Changing doctors can be a hard call.  Does he take the time to answer your questions?  Is he willing to listen to your concerns and adjust treatments accordingly?  Is it difficult to schedule appointments?  Does he return calls?  Sometimes s/he can be a good doctor, but not the right doctor.  Just know that if the diagnosis is confirmed, there will be drugs, so don't base the decision solely on how quickly they whip out the prescription pad.  I had a hard time will all the pills at first, too.  But I'm finally feeling human again, and there's no way I'd give them up now.
 
Good luck to you and your daughter.  I hope she starts feeling better soon.

pb4
Elite Member


Date Joined Feb 2004
Total Posts : 20576
   Posted 9/6/2007 12:24 PM (GMT -7)   
With crohns one can experiance D or C similar to IBS, 2 things rule out IBS, if there is bleeding (other then from a hemheroid) and if there's inflammation sometimes with polyps, those 2 things don't go with IBS.

Crohns can be very sneaky too, hiding in all kinds of nooks and crannies, scopes and tests don't always show EVERYTHING.

:)
My bum is broken....there's a big crack down the middle of it!  LOL  :)


onebloodonelife
Veteran Member


Date Joined Feb 2006
Total Posts : 842
   Posted 9/6/2007 12:48 PM (GMT -7)   
When I was taking Prednisone, I was at school, and my mom is an elementary school teacher as well, and I didn't catch any more colds than normal. I'm also on azathioprine (Imuran), and again, have never noticed that I've caught more colds than normal. I do get the flu vaccine too, which helps.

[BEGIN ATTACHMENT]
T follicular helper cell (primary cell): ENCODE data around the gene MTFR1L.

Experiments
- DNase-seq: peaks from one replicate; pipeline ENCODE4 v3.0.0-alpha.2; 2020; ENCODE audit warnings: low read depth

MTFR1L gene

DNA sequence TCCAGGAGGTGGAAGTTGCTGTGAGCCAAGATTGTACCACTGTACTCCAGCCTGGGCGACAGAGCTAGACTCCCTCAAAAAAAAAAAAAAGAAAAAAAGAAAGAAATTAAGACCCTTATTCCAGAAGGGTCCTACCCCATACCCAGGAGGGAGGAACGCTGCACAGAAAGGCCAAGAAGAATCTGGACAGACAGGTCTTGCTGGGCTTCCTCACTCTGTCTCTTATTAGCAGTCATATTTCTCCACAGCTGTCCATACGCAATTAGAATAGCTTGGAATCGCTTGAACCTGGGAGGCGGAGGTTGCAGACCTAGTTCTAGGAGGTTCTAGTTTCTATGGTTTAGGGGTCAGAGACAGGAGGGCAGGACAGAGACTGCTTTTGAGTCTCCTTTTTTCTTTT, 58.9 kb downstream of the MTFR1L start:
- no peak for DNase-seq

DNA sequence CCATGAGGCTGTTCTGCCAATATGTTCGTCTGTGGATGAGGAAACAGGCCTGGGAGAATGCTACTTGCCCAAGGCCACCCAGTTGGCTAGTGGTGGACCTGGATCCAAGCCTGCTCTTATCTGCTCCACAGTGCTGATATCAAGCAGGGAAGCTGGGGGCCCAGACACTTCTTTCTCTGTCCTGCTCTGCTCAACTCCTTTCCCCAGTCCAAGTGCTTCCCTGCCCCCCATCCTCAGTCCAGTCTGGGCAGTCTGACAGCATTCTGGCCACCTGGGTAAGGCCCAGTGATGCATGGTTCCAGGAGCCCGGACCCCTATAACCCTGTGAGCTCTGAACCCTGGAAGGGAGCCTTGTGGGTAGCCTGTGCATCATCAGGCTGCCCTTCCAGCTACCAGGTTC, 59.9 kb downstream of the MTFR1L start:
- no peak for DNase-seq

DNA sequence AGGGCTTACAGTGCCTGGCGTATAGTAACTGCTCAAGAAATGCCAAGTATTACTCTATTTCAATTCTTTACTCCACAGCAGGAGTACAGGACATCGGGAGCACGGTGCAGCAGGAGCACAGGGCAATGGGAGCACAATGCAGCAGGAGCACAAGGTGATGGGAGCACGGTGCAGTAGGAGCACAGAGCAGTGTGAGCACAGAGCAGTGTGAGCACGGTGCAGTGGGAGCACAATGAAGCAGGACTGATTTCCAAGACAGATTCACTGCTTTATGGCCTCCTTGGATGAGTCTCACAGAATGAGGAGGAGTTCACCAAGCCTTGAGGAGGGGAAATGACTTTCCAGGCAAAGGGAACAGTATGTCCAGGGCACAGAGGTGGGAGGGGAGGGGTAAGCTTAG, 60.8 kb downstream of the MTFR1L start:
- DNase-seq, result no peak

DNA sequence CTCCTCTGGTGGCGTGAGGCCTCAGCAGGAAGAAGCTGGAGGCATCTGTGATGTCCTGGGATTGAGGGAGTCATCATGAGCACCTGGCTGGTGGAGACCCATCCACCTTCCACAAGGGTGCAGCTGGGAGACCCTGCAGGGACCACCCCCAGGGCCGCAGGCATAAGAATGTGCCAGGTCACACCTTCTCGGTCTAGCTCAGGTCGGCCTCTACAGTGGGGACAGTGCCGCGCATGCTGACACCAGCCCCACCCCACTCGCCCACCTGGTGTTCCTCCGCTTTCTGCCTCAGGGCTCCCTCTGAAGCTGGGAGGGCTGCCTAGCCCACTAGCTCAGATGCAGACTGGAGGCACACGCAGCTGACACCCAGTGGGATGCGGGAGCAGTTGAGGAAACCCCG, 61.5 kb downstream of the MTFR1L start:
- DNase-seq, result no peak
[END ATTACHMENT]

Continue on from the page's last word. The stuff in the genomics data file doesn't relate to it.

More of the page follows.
It was hard for me to give up ibuprofen too; it used to be my primary over the counter pain reliever. Has your daughter mentioned if taking the hyoscamine ER helps her period cramps? I take dicyclomine, a similar drug, and have definitely noticed that it helps out a lot with all kinds of cramping, intestinal and period related.
Crohn's Disease for a year and counting
Imuran: 150mg
Remicade: Had a delayed reaction, waiting for Humira approval
Dicyclomine and hyoscamine for intestinal cramping and spasms
www.myspace.com/onebloodonelife
http://studentwebs.winona.edu/catraun4902 <--This link will be changing, but for now it works!


beave
Veteran Member


Date Joined Mar 2007
Total Posts : 1091